It’s worth noting Dodds isn’t anti-competition, he’s adamantly opposed to the BCS, which he calls “ridiculous” and is a stern “settle it on the field” playoff proponent. It’s just he hasn’t been able to get enough of the lemmings running other schools to change the system (for now).
As such, what was in it for Texas to give up its big revenue TV deal and pave the way for Texas Tech, Oklahoma and Oklahoma State to head west and kill the Big 12? Less power, less money, more competition? Better to try one more time to see if this thing will stick (for now).
The other schools, of course, see this.
Just as Nebraska and Colorado bailed a year ago to the Big Ten and Pac-12 respectively mostly because of UT, rival Texas A&M is headed to the SEC at some point, if only to get away from the Longhorns.
Of course, Baylor may have to drop its threatened lawsuit against the SEC for that to happen – an entirely other feuding faction. Latest shot fired in that one? Some Aggies mocked the Baptist school by putting up a billboard in Waco that read: “Thou shalt not covet thy neighbor’s conference deal.”
And let's not underestimate everyone's confused feelings toward Missouri, which openly tried to get out of the league (Big Ten last year, SEC this), yet also was reportedly a key player in reaching this stay of execution. Of course, if Mizzou really is wanted by the SEC, why would the Tigers not explore every possibility to make that happen rather than tie themselves to this reality show and hope for the long-term best?
Everything got ratcheted up on Tuesday afternoon when Oklahoma clearly sensed that its desired Pac-12 move was in jeopardy because of the Longhorn Network. A report conveniently appeared in the Oklahoman stating the Sooners might, just might, be willing to keep the Big 12 together as long as some concessions were reached.
One, according to the paper, was the firing of Big 12 commissioner Dan Beebe, who is seen by many in the conference as a pushover for Texas and by many outside the conference as incompetent and overmatched.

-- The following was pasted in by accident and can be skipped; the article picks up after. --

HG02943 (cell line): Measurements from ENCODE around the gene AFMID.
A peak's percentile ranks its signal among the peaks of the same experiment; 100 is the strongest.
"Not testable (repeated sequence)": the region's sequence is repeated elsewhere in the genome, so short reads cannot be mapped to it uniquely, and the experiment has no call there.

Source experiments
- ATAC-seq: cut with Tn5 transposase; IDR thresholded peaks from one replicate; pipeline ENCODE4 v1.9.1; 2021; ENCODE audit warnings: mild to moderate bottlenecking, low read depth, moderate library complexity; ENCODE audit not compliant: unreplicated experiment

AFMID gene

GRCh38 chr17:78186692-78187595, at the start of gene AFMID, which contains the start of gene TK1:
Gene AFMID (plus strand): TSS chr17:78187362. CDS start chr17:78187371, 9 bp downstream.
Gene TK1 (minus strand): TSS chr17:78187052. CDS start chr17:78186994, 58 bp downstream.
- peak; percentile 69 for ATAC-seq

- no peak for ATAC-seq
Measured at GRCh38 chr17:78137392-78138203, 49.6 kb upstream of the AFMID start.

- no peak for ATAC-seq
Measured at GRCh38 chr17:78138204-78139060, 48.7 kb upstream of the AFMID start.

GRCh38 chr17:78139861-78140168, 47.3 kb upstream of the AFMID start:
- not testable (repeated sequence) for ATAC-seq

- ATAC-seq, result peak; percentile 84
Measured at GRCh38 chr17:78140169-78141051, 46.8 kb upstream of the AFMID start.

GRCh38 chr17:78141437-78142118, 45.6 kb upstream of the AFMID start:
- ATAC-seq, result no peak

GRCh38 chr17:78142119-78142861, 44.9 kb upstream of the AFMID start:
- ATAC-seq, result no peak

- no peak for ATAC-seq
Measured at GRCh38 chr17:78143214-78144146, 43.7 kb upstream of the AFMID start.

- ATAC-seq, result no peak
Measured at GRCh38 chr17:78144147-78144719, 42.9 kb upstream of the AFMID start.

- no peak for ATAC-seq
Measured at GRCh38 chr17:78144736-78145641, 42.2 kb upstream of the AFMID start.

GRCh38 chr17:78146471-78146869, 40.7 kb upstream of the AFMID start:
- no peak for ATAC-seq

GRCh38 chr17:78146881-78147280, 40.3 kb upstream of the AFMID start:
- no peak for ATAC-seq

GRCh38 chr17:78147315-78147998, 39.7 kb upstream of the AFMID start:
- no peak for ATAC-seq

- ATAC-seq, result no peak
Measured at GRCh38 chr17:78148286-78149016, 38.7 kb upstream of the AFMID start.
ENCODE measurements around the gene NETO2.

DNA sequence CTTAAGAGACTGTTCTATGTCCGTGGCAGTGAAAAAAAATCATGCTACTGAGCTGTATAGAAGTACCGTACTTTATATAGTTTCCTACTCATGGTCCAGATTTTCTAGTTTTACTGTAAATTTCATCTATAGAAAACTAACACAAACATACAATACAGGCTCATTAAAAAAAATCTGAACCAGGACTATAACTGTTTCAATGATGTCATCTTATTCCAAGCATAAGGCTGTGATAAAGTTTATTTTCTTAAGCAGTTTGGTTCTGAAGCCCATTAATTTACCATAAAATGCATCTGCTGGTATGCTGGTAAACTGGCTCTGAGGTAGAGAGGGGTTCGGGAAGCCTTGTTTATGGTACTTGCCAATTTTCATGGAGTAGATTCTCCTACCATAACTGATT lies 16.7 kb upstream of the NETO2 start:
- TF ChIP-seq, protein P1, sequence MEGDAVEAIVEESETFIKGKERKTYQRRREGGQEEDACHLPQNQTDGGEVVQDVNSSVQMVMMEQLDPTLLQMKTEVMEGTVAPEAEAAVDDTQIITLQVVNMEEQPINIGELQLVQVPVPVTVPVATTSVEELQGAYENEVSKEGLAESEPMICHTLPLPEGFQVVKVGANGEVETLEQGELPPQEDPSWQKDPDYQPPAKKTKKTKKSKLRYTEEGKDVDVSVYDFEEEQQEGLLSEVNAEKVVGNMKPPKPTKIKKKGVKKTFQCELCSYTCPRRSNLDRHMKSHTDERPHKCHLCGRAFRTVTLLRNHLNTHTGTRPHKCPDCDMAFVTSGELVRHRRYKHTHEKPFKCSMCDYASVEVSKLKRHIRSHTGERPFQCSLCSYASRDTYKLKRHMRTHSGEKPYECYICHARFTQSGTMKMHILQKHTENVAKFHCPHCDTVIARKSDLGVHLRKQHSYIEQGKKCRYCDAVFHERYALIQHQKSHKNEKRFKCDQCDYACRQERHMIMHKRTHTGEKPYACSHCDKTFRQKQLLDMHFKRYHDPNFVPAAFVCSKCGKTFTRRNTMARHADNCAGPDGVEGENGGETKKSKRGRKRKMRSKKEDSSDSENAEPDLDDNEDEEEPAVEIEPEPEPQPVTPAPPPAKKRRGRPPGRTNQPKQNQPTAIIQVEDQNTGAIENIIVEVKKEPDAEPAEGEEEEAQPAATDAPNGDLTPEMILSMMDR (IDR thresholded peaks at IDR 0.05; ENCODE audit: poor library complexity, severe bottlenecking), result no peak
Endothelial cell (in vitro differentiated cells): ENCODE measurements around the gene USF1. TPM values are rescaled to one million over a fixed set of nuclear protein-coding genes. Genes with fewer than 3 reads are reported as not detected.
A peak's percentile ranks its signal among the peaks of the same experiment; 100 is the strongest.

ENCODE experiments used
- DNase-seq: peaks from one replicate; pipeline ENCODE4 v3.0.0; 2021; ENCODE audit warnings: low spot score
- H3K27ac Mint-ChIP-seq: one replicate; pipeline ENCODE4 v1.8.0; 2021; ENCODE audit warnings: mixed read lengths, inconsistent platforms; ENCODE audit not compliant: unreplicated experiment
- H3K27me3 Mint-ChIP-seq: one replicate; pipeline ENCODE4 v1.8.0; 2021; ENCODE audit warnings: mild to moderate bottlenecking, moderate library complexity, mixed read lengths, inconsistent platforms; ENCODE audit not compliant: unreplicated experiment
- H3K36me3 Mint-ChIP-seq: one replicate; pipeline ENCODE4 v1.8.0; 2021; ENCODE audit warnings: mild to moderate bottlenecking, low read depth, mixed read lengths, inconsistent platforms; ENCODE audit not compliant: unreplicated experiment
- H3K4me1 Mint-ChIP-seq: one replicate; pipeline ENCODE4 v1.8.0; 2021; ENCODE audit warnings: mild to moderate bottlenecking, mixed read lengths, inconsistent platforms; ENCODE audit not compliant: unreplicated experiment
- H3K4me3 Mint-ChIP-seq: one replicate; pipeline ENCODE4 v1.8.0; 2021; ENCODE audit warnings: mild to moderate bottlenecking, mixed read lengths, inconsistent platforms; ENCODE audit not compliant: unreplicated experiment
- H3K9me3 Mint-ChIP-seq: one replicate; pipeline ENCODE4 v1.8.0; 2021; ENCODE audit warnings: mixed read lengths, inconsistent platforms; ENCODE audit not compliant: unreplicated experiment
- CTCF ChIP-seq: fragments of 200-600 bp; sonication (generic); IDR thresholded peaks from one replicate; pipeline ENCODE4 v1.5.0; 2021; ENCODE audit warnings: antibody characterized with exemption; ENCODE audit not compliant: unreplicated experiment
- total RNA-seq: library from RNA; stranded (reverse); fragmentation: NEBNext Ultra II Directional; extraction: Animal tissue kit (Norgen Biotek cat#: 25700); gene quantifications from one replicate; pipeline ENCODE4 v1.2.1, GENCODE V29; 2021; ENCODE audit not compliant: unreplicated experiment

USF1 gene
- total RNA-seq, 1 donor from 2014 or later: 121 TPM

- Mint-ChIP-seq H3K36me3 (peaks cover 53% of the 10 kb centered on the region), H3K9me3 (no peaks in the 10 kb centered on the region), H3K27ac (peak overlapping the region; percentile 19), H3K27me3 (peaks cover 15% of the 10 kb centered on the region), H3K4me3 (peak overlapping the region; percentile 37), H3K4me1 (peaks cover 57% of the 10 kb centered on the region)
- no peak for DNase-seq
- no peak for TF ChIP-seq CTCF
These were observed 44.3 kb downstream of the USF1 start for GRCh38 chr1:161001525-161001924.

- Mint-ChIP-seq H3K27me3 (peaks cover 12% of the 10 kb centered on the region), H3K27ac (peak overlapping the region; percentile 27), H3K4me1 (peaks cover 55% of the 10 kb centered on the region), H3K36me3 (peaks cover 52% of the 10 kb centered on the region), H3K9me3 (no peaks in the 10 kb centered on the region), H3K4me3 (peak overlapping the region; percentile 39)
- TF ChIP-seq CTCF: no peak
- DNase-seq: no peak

Of course, these same Big 12 presidents gave Beebe a three-year contract extension … 10 months ago. And you wonder why these schools can’t seem to make up their mind on anything?
The second demand was (of course) Texas retreating on some its Longhorn Network plans.
“It's going to take major, major reforms,” an OU source told plugged-in Oklahoman columnist Berry Tramel.
After the Pac-12 rebuff, the Associated Press said Oklahoma and Texas would soon meet to discuss various issues and commit to keeping the league together for five years. BYU has emerged as a possible replacement for A&M. Further expansion is possible. Let the sounds of peace ring through the South Plains.
Really, at this point, who knows. Beebe may wind up booted, but will Texas ever really retreat at all on its crown jewel of a network?
If Oklahoma doesn’t want to go to the SEC (as they’ve indicated) and the Big Ten doesn’t want Oklahoma (as the league has indicated) then what option do the Sooners have? Wherever OU goes, they promise, they’ll bring Oklahoma State along too. That just complicates things.
Perhaps most difficult to stomach for the Sooners is that the Pac-12 didn’t want just them and OSU. Texas had to be in the mix.
Which means after this dust up, with the bullets flying with greater frequency and vengeance, with demand and words hanging in the air, the entire league comes back to one thing.
Texas has the power. To make everyone leave. To make everyone stay.